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Interpretive Handbook

Test 62883 :
Tick-Borne Panel, Molecular Detection, PCR, Blood

Clinical Information Discusses physiology, pathophysiology, and general clinical aspects, as they relate to a laboratory test

In North America, ticks are the primary vectors of infectious diseases.(1) Worldwide, ticks rank second only to mosquitoes in disease transmission. In the United States, tick-borne diseases include Lyme disease, Rocky Mountain spotted fever, human monocytic and granulocytic ehrlichiosis, babesiosis, tularemia, relapsing fever, Borrelia miyamotoi infection, and Colorado tick fever. Several of these diseases are transmitted by the same tick, and coinfections are occasionally seen.


Symptoms of the various tick-vectored diseases range from mild to life-threatening. Early symptoms, which include fever, aches, and malaise, do not aid in distinguishing the various diseases. Because early treatment can minimize or eliminate the risk of severe disease, early detection is essential, yet patients may not have developed distinctive symptoms to help in the differential diagnosis. A tick-borne panel can assist in identifying the pathogen, allowing treatment to be initiated.


Lyme disease is best detected through 2-tiered serologic testing. Acute ehrlichiosis, anaplasmosis, and babesiosis infections are best diagnosed using molecular amplification methods that offer sensitive, specific, and rapid detection of these agents.


For information on the specific diseases, see the individual tests.

Useful For Suggests clinical disorders or settings where the test may be helpful

Evaluation of patients with suspected human monocytic and granulocytic ehrlichiosis, and babesiosis


Evaluation of patients with a history of, or suspected, tick exposure who are presenting with fever, myalgia, headache, nausea, and other nonspecific symptoms

Interpretation Provides information to assist in interpretation of the test results

A positive LBAB / Babesia species, Molecular Detection, PCR, Blood test result indicates the presence of Babesia species DNA and is consistent with active or recent infection. While positive results are highly specific indicators of disease, they should be correlated with blood smear microscopy, serological results, and clinical findings.


A negative LBAB test result indicates absence of detectable DNA from Babesia species in the specimen, but does not always rule-out ongoing babesiosis in a seropositive person, since the parasitemia may be present at a very low level or may be sporadic.


A positive EHRL / Ehrlichia/Anaplasma, Molecular Detection, PCR, Blood test result indicates the presence of specific DNA from Ehrlichia chaffeensis, Ehrlichia ewingii, Ehrlichia muris eauclairensis organism, or Anaplasma phagocytophilum, and support the diagnosis of ehrlichiosis or anaplasmosis.


A negative EHRL test result indicates the absence of detectable DNA from any of these 4 pathogens in specimens, but does not exclude the presence of these organisms or active or recent disease.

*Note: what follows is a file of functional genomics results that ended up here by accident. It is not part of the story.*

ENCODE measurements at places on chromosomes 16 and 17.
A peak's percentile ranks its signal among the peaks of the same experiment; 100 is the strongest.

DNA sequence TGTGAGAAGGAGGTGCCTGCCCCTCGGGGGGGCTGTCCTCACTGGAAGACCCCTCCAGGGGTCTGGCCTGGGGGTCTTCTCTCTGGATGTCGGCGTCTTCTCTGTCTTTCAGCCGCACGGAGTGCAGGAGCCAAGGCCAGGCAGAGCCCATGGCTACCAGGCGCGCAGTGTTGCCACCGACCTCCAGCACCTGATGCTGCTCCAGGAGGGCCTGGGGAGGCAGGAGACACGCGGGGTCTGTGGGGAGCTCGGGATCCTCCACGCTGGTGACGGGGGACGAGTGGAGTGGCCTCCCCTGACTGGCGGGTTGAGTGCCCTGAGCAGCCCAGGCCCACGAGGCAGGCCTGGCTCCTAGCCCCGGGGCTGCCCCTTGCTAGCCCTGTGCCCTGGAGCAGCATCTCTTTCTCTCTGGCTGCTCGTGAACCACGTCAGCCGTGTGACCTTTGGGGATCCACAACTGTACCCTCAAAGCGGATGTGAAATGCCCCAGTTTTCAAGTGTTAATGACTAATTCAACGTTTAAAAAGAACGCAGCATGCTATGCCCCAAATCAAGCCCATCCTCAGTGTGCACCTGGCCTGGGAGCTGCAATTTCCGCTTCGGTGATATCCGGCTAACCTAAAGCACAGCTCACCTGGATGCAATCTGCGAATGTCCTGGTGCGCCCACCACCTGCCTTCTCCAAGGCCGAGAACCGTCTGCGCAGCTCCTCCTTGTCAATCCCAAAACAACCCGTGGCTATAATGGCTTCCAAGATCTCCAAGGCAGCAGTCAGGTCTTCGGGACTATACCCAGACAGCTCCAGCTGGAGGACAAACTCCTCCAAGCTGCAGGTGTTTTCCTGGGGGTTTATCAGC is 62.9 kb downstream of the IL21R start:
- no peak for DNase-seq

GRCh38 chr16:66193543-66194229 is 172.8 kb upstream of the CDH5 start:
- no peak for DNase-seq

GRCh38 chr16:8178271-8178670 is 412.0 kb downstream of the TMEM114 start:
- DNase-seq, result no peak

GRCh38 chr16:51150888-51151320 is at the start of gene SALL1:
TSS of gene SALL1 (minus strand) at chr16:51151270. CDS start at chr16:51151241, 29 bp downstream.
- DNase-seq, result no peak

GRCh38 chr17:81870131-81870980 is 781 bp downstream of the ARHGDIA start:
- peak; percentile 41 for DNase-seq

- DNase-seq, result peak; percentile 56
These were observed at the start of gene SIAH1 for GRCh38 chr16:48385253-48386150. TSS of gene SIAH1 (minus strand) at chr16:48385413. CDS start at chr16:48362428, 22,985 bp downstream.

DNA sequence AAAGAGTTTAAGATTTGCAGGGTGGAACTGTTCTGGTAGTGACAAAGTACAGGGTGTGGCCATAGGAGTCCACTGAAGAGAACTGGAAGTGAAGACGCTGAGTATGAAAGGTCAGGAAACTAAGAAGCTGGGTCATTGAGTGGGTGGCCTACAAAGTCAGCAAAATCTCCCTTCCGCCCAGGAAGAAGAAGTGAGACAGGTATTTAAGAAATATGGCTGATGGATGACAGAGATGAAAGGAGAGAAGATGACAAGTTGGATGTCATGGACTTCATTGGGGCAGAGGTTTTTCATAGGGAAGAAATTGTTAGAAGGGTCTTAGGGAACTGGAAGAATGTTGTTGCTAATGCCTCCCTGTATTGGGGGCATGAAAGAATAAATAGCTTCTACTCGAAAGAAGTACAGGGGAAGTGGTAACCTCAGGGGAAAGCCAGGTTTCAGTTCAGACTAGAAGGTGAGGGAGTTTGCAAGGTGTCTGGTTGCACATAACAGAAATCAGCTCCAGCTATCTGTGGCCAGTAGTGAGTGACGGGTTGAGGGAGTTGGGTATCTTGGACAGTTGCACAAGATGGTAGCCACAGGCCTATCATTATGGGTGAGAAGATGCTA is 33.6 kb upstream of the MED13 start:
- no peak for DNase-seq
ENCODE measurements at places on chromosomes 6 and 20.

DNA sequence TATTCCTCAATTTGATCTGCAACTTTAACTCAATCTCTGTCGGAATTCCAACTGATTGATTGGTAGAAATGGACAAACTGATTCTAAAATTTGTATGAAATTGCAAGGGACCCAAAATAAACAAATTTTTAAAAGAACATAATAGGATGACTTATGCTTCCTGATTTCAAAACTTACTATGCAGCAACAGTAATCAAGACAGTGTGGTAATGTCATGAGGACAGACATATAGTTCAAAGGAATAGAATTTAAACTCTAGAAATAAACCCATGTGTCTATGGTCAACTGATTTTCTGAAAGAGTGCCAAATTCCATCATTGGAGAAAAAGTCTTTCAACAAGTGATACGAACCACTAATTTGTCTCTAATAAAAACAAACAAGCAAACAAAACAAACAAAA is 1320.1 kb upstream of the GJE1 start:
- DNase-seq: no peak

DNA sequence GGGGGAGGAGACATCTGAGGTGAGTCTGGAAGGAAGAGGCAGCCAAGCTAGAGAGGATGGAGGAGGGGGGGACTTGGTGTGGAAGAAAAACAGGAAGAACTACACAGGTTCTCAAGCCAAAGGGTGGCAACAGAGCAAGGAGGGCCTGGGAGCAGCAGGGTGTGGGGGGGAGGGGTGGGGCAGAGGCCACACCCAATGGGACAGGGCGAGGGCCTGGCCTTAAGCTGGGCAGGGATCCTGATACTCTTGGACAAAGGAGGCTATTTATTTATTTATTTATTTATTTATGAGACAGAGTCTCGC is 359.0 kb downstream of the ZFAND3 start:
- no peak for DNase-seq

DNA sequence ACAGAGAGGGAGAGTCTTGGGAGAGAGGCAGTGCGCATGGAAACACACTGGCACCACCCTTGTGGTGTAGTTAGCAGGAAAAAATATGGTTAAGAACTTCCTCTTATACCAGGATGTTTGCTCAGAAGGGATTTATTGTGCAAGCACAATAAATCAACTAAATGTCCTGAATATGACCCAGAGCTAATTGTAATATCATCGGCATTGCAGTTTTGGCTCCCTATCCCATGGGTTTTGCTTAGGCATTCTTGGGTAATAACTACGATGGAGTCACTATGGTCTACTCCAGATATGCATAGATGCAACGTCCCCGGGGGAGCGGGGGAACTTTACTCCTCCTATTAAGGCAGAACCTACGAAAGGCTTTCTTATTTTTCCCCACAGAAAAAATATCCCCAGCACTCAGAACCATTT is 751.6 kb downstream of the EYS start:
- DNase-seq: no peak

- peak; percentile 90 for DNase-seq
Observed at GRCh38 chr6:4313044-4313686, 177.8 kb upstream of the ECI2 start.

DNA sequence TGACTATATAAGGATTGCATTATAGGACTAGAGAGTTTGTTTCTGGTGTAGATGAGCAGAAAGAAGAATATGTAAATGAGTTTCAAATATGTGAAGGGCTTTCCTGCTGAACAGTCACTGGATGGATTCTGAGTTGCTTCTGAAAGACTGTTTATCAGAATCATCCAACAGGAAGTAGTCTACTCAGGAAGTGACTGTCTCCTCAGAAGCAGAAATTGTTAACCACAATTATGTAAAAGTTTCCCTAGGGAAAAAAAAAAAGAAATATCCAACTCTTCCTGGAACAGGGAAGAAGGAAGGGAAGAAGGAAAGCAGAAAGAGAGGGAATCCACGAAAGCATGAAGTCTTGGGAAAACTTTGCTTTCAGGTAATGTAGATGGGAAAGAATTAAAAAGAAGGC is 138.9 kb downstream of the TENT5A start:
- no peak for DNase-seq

Since DNA of Ehrlichia ewingii is indistinguishable from that of Ehrlichia canis by this rapid PCR assay, a positive result for Ehrlichia ewingii/canis indicates the presence of DNA from either of these 2 organisms.

Cautions Discusses conditions that may cause diagnostic confusion, including improper specimen collection and handling, inappropriate test selection, and interfering substances

While the LBAB / Babesia species, Molecular Detection, PCR, Blood assay is designed to detect symptomatic infection with Babesia microti, Babesia duncani, and Babesia divergens/MO-1, it may detect low-grade asymptomatic parasitemia in individuals in babesiosis-endemic areas. Thus, it should only be used for testing patients with a clinical history and symptoms consistent with babesiosis.


The EHRL / Ehrlichia/Anaplasma, Molecular Detection, PCR, Blood assay should not be used for screening asymptomatic individuals, and should only be used to test patients with signs and symptoms of ehrlichiosis or anaplasmosis.


A negative result does not indicate absence of disease.


The EHRL test may detect DNA of Ehrlichia canis (reported to cause asymptomatic infection in Venezuela only).


The EHRL test does not detect DNA of Rickettsia (formerly Ehrlichia) sennetsu, which has been reported to cause a rare mononucleosis-like illness in humans (in Japan and Malaysia).


Inadequate specimen draw or improper conditions for storage or transport may invalidate test results.

Reference Values Describes reference intervals and additional information for interpretation of test results. May include intervals based on age and sex when appropriate. Intervals are Mayo-derived, unless otherwise designated. If an interpretive report is provided, the reference value field will state this.






Clinical References Provides recommendations for further in-depth reading of a clinical nature

Diaz J: Chapter 297: Ticks (including tick paralysis). In Mandell, Doublass, and Bennett's Principles and Practice of Infectious Diseases. Vol 2. Seventh edition. Edited by GL Mandell, JE Bennett, R Dolin, Philadelphia, Churchill Livingston, 2010, pp 3649-3661